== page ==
A Last Minute Look Towards the POG Championships

Andrew Martin
August 20, 2020


Hey Flipside readers! Andrew here with a new article and this time we are going to be taking a break from discussing post-rotation format to actually look at the pre-rotation format! Why pre-rotation? Well, as it turns out, in lieu of the World Champions happening, a few members of the Pokemon TCG community have organized one last send off tournament taking place this weekend called the POG Championships. This tournament is free to enter and open to everyone who can play online. The format of choice is UPR - DAA which is the format currently available on PTCGO. Aside from the previous world championships where TPCi decided to rotate early, we usually see a large format like this at the end of the season and this is going to give us a unique look at this potentially lost format.

I have been testing for this tournament and wanted to share several deck considerations for anyone looking for a last minute play or wanted to get a general idea of what decks the format has to offer. I have grouped the decks into three different categories: Something new, something proven, and something risky. There are a lot of different decks you can play at the moment so I did my best to appeal to all different play styles. So without further exclamation, let’s get into the article!

An overview of UPR-DAA

The metagame at large

I would say a major strength of this format is the variety of viable decks available to the player. I think all season we have seen this come and go, but there is a “balanced” enough card pool that many different archetypes have great options and there is enough diversity to not make the tier one decks particularly polarizing. Of course ADP Zacian is still a very strong BDIF contender, but there are decks that can rival it in one way or another so there is some balance. Overall, every deck has some bad match ups, but there are enough solid decks that it is not so much of a rock-paper-scissors format. Really, many decks feel at least to be even with each other which is great compared to the polarizing metas we have had in the past this season. I would say this will be an interesting format to play as well as observe and hopefully there are a lot of great games to come from it. 

What did Darkness Ablaze bring to the format?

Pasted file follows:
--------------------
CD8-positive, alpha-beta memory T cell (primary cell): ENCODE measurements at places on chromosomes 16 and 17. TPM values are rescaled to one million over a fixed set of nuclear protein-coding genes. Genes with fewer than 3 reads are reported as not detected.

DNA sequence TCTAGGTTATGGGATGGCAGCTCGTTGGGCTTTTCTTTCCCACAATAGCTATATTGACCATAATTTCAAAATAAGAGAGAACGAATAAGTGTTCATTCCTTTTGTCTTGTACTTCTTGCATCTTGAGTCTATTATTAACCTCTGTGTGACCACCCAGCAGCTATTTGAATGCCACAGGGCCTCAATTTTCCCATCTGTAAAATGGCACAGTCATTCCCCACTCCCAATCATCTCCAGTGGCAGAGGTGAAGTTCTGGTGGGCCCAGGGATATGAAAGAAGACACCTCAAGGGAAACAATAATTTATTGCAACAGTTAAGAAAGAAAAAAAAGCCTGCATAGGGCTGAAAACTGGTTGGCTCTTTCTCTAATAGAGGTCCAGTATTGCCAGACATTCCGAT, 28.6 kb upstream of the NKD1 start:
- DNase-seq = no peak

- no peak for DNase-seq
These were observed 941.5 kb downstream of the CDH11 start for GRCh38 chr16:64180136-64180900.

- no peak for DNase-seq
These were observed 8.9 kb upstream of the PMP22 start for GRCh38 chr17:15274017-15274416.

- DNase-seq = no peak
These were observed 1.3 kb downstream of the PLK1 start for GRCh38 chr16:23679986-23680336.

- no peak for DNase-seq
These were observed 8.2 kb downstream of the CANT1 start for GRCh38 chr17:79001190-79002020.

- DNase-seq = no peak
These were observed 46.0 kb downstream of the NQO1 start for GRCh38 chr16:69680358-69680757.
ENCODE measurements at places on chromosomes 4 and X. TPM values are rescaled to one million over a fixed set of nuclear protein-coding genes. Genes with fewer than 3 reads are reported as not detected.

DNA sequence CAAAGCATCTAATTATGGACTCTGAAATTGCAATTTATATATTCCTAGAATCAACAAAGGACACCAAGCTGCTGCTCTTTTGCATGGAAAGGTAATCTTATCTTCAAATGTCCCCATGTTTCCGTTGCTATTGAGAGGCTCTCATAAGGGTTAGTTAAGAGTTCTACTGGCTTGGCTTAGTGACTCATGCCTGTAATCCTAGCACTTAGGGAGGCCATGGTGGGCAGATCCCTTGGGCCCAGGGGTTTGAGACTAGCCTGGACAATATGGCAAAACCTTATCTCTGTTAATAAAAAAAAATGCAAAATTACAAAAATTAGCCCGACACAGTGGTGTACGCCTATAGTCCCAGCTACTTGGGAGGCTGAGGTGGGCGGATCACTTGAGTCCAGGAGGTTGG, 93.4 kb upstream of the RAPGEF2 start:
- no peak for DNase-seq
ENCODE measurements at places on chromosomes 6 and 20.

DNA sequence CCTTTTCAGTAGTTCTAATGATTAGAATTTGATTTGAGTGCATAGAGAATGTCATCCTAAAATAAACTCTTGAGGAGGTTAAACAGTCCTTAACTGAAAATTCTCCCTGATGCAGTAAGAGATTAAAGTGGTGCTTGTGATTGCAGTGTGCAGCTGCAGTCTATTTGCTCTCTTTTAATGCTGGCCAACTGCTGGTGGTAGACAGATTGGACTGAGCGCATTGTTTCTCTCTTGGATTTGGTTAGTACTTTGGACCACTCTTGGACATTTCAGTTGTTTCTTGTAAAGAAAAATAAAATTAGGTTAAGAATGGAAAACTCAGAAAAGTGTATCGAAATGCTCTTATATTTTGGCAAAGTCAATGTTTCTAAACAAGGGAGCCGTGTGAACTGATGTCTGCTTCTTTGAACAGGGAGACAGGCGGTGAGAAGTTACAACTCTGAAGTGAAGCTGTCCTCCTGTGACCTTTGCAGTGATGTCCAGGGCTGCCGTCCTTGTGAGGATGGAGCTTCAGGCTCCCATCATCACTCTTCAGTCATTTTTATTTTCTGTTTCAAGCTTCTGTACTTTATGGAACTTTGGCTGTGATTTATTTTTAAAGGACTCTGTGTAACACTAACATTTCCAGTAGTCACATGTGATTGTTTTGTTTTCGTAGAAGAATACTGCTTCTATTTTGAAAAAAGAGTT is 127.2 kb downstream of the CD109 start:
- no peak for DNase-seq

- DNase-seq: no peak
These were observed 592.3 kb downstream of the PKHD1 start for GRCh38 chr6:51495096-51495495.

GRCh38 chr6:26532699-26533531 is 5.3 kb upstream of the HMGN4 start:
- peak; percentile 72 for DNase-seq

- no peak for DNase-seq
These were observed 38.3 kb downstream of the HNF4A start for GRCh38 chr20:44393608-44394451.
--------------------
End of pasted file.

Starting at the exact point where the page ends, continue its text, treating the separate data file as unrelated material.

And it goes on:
If you read my set review that I posted a month ago, you know by now that this set brought many new and powerful cards to the format. For this format in particular, Darkness Ablaze brought in a plethora of new decks, a few of which are actually tier 1-2 contenders. It also gave us more viable VMAX decks, so we are beginning to see a more VMAX centric format which I honestly feel is great for the game. Pretty much every deck got more consistency cards from this set with the addition of Crobat V and Turbo Patch. Overall this set really enhances the format and gives the player more options in terms of deck building and decks to consider playing.

Something New

As I previously mentioned, Darkness Ablaze brought in a few new solid decks to the format. Decks in this category are brand new to the format, but have already seen a considerable amount of success in Japan or in other online tournaments.

Vikavolt V

Vikavolt VBlake Pennington Vikavolt V (60) Mareep (75) Raichu & Alolan Raichu Tag Team GX (221) Dedenne GX (57) Eldegoss V (19) Crobat V (182) Tapu Koko Prism (51) Marnie (200) Boss’s Orders (189) Guzma and Hala (229) Mallow and Lana (231) Cynthia and Caitlin (228) Bird Keeper (159) Quick Ball (179) Electropower (172) Switch (183) Acro Bike (123) Tag Call (206) Air Balloon (156) Cape of Toughness (160) Counter Gain (170) Slumbering Forest (207) Thunder Mountain Prism (191) Lightning Energy (94) Speed Lightning Energy (173) Capture Energy (171)

About The List


Vikavolt V would be my pick if I wanted to play something new in this format. The cards are relatively easy to acquire and Vikavolt V in particular is insanely better pre-rotation with access to Thunder Mountain and Electro Power.